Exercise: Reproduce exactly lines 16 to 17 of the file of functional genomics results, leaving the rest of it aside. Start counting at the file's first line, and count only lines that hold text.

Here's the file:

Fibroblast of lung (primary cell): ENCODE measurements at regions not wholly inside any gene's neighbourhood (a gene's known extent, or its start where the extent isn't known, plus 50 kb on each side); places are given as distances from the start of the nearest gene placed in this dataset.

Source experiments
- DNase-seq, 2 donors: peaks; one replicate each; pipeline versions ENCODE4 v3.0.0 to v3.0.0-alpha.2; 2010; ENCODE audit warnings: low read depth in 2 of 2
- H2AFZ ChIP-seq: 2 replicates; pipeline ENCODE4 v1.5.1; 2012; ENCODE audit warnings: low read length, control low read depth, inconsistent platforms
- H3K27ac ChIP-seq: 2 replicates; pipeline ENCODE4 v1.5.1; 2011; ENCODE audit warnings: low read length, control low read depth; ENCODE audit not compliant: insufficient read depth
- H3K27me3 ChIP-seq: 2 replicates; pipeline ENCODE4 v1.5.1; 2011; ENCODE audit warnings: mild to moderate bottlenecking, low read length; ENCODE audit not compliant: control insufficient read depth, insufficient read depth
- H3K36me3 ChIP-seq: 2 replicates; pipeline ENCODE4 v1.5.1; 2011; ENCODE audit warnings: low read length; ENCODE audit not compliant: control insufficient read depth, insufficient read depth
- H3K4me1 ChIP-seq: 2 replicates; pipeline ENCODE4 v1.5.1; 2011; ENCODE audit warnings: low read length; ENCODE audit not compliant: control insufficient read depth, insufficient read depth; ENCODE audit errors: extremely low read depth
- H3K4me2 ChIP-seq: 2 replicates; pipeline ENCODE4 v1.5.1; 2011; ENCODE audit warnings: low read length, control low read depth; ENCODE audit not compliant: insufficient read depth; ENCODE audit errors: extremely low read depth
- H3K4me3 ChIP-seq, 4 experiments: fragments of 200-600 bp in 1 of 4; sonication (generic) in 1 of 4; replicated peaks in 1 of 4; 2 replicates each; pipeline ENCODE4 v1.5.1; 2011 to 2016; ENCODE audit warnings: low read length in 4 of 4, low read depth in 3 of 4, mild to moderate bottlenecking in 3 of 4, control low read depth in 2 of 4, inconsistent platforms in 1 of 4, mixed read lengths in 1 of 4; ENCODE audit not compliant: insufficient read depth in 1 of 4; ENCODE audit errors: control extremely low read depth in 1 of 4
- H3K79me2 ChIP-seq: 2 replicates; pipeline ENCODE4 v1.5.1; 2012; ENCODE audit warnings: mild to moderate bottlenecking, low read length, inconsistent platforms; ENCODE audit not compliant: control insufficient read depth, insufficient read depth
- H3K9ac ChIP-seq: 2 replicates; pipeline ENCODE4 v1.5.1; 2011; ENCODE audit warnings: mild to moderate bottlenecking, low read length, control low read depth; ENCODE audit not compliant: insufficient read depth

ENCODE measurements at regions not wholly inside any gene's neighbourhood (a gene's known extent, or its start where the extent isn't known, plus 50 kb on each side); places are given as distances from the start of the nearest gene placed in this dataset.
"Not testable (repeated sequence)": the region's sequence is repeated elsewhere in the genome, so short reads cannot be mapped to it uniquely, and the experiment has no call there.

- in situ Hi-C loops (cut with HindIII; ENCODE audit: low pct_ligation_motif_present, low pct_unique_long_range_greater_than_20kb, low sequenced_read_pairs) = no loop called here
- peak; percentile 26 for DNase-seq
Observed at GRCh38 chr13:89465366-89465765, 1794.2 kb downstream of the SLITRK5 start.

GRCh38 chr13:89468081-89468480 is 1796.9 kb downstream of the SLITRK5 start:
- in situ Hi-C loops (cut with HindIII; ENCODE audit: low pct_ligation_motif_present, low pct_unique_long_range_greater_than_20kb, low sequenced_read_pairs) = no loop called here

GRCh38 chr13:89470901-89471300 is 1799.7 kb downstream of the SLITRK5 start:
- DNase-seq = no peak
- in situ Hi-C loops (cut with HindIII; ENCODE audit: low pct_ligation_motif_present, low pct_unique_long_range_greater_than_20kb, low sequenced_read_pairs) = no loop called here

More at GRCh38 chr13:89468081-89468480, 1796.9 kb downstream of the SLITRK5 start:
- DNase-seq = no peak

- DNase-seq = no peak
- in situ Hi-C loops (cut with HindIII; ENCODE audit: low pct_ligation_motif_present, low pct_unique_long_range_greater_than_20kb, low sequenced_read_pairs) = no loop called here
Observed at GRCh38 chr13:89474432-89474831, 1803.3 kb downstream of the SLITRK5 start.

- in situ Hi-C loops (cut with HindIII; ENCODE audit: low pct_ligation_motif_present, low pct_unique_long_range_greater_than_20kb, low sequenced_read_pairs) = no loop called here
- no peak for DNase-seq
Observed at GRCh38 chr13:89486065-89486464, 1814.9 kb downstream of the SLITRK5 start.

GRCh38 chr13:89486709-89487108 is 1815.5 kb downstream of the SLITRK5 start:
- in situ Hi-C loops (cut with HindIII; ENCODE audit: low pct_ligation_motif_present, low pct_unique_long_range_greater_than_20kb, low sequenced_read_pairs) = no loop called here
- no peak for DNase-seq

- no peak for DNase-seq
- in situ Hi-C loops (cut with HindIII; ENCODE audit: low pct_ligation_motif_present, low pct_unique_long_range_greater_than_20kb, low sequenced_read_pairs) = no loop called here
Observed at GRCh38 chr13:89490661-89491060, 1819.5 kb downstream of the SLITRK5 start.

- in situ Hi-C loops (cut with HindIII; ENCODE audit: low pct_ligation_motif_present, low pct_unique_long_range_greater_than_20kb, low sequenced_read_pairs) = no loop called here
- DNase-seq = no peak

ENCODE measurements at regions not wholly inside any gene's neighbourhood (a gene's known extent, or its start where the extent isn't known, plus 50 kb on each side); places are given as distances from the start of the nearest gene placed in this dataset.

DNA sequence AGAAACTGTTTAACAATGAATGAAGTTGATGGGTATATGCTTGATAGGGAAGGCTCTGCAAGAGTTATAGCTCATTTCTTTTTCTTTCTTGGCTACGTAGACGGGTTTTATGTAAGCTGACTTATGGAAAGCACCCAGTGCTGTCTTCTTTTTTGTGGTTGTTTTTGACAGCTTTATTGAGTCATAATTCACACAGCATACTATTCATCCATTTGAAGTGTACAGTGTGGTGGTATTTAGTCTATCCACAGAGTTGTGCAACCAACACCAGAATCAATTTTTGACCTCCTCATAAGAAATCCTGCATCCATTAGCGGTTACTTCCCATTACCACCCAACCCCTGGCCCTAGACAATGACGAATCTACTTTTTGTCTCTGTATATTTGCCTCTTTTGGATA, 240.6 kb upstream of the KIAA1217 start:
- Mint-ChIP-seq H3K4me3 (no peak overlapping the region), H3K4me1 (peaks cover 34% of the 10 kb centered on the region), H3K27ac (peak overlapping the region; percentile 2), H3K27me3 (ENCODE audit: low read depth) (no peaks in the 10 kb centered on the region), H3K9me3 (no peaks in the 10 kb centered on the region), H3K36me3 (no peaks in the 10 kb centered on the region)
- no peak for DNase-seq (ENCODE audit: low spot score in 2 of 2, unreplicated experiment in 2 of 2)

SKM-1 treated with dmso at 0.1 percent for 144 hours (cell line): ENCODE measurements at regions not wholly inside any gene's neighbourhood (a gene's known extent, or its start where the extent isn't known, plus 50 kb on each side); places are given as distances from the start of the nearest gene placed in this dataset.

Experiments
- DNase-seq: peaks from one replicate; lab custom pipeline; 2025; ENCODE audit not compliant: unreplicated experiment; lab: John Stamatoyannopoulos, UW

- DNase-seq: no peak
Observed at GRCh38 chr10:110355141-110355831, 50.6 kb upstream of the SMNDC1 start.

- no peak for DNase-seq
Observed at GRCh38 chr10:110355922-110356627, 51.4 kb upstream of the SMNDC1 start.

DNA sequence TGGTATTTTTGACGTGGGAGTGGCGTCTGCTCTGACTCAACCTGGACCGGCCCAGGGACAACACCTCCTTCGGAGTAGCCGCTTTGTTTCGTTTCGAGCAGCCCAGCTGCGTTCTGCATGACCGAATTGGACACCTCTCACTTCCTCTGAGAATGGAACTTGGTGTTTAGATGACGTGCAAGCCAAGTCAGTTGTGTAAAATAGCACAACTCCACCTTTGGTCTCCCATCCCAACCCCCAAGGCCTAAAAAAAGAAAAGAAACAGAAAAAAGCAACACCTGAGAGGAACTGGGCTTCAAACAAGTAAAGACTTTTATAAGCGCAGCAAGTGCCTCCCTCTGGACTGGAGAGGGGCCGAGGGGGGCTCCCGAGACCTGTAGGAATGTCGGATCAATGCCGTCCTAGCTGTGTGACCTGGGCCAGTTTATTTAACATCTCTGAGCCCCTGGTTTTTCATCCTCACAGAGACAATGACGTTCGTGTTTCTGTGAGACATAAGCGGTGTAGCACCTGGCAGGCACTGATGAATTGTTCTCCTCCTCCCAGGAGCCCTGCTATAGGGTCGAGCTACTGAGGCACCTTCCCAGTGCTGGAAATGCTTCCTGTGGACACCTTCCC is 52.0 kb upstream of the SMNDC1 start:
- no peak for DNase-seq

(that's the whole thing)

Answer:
- peak; percentile 26 for DNase-seq
Observed at GRCh38 chr13:89465366-89465765, 1794.2 kb downstream of the SLITRK5 start.